Once in a while I did look up from my dinner plate and photograph some other scenes of Paris. Here, “experimental cocktails” at the Curio Parlor. On my first real trip to this city (passing through with a backpack at age 20 didn’t count), I found a lovely and welcoming place that I hope to visit again soon (of course, my Québec-born hair stylist will tell me it’s because all the real Parisians were on holiday vacation!).
Passage 53 was our last major reservation of the trip. We had been buttered, basted, and foie gras’d the past week and thought we had seen all the tricks. But we were about to be blown away. As mentioned, it was all hands on deck with my family making sure we found the best eateries in Paris. We sifted through magazine top 10 guides and newspaper write-ups, consulted friends, compared notes, and honed the list (you may have realized food is a blood sport in my family by now). This one came highly recommended by my brother’s colleague working in Paris: “A Japanese chef who has worked in France for many years; in one of Paris’s most charming covered galleries; one of the city’s best-kept secrets.”
Just as Taillevent lost its third Michelin star in 2007, so did Le Cinq, the 10-year-old crown jewel at the Four Seasons George V hotel. A few Paris insiders told me they thought the food had declined recently. In fact, in the months leading up to this trip I’d heard about a movement by young French chefs who were trading Michelin Guide ratings and hard-wired traditions for (arguably) equally great food served in a more relaxed environment; perhaps it was having its effect. Plus, given the economy, how many people are putting places like Taillevent and Le Cinq in their restaurant rotation? But enough chitchat; let’s eat!
If you think I’m foodcentric, you should meet my family. Discussions about where we should eat in Paris and who would make the reservation went on for months beforehand. Some woke up at ungodly hours to catch a hostess who would (maybe) answer the line before service started. Some wrote countless emails to hotel concierges. But, finally, here we were on Christmas Eve (just barely, after flight cancellations due to snow) and we would enjoy our first proper French dinner.
Nomiya, an art-meets-food installation on top of Paris’s Palais de Tokyo, is one hot ticket. My sister-in-law, Yuko, had Jeopardy-button-pushing dexterity in order to secure this lunch reservation from—of all places—eBay. Availability was gone in less than a minute. Meant to be a temporary exhibit by French artist Laurent Grasso (hence the “limited-time fever”), it has been extended indefinitely: 12 strangers dining at one intimate table dangling above the Seine. It is most certainly more stunning at night, when Paris is illuminated beneath, but lunch had its artistic intrigue as well.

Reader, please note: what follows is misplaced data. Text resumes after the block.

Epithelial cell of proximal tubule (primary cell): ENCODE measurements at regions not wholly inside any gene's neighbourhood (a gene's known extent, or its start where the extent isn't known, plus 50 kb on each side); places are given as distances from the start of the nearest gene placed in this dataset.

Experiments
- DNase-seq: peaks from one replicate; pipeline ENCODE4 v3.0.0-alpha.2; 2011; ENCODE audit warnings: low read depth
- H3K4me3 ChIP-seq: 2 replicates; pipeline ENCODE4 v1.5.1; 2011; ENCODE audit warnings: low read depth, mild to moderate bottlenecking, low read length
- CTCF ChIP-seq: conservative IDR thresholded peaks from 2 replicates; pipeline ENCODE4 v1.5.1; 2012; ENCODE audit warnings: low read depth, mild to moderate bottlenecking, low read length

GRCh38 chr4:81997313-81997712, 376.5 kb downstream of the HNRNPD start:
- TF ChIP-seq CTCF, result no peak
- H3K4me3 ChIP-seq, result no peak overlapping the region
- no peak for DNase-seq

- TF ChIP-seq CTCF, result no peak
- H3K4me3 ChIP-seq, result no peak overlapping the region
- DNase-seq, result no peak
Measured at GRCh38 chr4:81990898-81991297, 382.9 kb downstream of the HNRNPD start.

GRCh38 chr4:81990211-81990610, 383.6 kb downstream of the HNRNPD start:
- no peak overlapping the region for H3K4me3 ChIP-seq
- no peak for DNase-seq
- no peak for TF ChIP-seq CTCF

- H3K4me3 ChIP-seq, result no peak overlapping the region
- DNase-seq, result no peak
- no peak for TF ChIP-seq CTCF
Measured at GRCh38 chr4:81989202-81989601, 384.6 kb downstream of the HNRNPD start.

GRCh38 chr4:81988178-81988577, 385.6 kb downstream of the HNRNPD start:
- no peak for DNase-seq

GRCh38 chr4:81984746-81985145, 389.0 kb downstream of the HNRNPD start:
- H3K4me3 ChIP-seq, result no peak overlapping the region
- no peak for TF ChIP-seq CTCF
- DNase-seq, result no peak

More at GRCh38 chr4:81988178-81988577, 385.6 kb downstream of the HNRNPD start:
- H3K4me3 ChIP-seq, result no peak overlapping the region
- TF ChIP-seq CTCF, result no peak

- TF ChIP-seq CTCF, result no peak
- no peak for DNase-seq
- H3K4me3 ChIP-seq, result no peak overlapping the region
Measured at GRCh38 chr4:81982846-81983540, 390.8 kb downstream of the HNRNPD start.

As mentioned, I am but one of the food-obsessed people in my family. My older brother, Matt, and his wife, Yuko, regularly explore great restaurants in Tokyo, where they live, and have come to befriend a 2-star Michelin chef there. On his recommendation, we lunched at the lovely Frederic Simonin. The easy-to-miss eatery on a side street in northwestern Paris debuted less than a year ago, but word has it that Chef Simonin—who worked at Taillevent, Le Cinq, and opened a Joël Robuchon restaurant in London—may be receiving some stars of his own soon.
If there were a high-end French chain restaurant, Joël Robuchon’s empire would be it. From Taipei to Las Vegas, Robuchon’s outlets have perfected what many foreigners have come to regard as contemporary French cuisine (though ironically he draws on Japanese simplicity as inspiration). A mentor to chefs like Eric Ripert and Gordon Ramsay, Robuchon aimed to pare down the excess of French cuisine, and offers modern menu items like dorade carpaccio and king crab and avocado salad. The décor is a blatant rejection of tradition as well: Etoile (and L’Atelier Saint-Germain, across town) are a sleek shade of black with bright accent colors.
While I waited patiently on the phone for a Per Se reservation two months in advance of the date, my lunch at the French Laundry came up rather unexpectedly. Knowing I would be in Napa in two weeks, I put myself on the waiting list in case there was a lunch cancellation. Having assumed that most people make the French Laundry a vacation destination in itself, I didn’t expect a call. Yet, after returning from a hike in Point Reyes National Seashore park, there it was: A missed call from the French Laundry (joy)… but 45 minutes ago! (misery) Arg, surely they had found someone to take the open reservation the next day. But (insert minor hyper-
ventilation here) they hadn’t, and of course we were in. You gotta do it once, right?